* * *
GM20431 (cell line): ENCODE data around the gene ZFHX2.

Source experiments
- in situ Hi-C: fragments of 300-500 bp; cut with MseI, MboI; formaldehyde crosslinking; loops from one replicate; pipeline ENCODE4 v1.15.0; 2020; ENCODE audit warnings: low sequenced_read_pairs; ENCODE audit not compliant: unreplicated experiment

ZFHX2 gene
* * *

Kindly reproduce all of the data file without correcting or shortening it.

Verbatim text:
GM20431 (cell line): ENCODE data around the gene ZFHX2.

Source experiments
- in situ Hi-C: fragments of 300-500 bp; cut with MseI, MboI; formaldehyde crosslinking; loops from one replicate; pipeline ENCODE4 v1.15.0; 2020; ENCODE audit warnings: low sequenced_read_pairs; ENCODE audit not compliant: unreplicated experiment

ZFHX2 gene